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Digital currency firms forced to adpot anti-money laundering rules

 Digital currency firms forced

These are unsettling times for digital currency businesses and the venture capitalists backing them. On Tuesday, the authorities in Spain, Costa Rica and New York arrested five people at the digital currency firm Liberty Reserve, including its founder Arthur Budovsky, and seized related bank accounts and Internet domains.


It was a further wake-up call for those involved in digital currencies, such as the most prominent, Bitcoin, that they need to comply with anti-money laundering rules or risk facing a crackdown.


They had already been put on notice – first by an April 2012 report from the U.S. Federal Bureau of Investigation that explained how Bitcoin was being used by criminals to secretly transfer money around the world, and then this March by the U.S. Treasury Department.


Its anti-money laundering arm, the Financial Crimes and Enforcement Network (FinCEN) stated that digital currency firms needed to comply with the same anti-money laundering rules as other financial institutions, including monitoring customers and reporting suspicious activity to the government.


As regulators tighten the screws, businesses built around digital currencies are trying to satisfy new monitoring requirements without letting public enthusiasm for the technology-based concept slip away.


Money does the talking



“I think the whole ecosystem is maturing very quickly and we have young companies that are just beginning to understand how to navigate the regulatory issues.” said David A. Johnston, co-founder and executive director of BitAngels, a new venture which only this week announced it had raised $6.7 million to fund startups tied to Bitcoin.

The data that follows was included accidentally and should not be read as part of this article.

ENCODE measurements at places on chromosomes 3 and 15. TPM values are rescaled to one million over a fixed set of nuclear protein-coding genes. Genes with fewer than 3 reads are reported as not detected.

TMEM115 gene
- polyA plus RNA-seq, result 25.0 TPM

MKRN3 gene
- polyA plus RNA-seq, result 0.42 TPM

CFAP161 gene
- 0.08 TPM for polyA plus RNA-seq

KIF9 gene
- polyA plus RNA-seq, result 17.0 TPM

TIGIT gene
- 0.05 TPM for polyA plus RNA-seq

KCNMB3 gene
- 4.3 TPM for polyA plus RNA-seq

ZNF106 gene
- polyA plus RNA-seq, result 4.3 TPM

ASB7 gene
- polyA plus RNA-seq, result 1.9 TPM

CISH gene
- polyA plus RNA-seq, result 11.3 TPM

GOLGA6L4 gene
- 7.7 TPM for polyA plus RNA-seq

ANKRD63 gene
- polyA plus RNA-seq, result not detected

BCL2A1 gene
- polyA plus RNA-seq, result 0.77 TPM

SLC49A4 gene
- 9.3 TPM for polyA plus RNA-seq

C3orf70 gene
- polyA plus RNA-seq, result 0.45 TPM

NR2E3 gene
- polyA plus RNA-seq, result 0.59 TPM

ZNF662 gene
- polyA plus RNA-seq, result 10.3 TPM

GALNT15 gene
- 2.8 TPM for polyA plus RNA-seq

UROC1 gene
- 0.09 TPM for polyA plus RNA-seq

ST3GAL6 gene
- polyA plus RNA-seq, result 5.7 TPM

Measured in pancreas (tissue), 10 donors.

Digital currency is electronic money that can be passed between individuals without the use of the traditional banking or money transfer system. Different currencies are structured in different ways. Some, like Liberty Reserve’s “LR” digital currency, use units of value that are tied to an existing hard currency, such as the U.S. dollar.


Bitcoin, which has been embraced by a number of venture capitalists in Silicon Valley, exists through an open-source software program that any users with enough skill and computing power can access. It is not managed by a single company or government. Users can buy bitcoins through exchanges that convert real money into the virtual currency.


Liberty Reserve, which was closed last week, however, was a firm that U.S. prosecutors said created a platform that enabled criminal gangs to launder more than $6 billion. Bitcoin’s supporters cite a host of legitimate reasons for using a digital currency: It can be transferred using fewer infrastructures than traditional currencies, and with fewer service fees. A virtual currency could also be safer than using a regular credit card for online purchases, because it is not attached directly to any bank account.


But law enforcement officials see Bitcoin as another vehicle for criminals to anonymously transfer money.




 Digital currency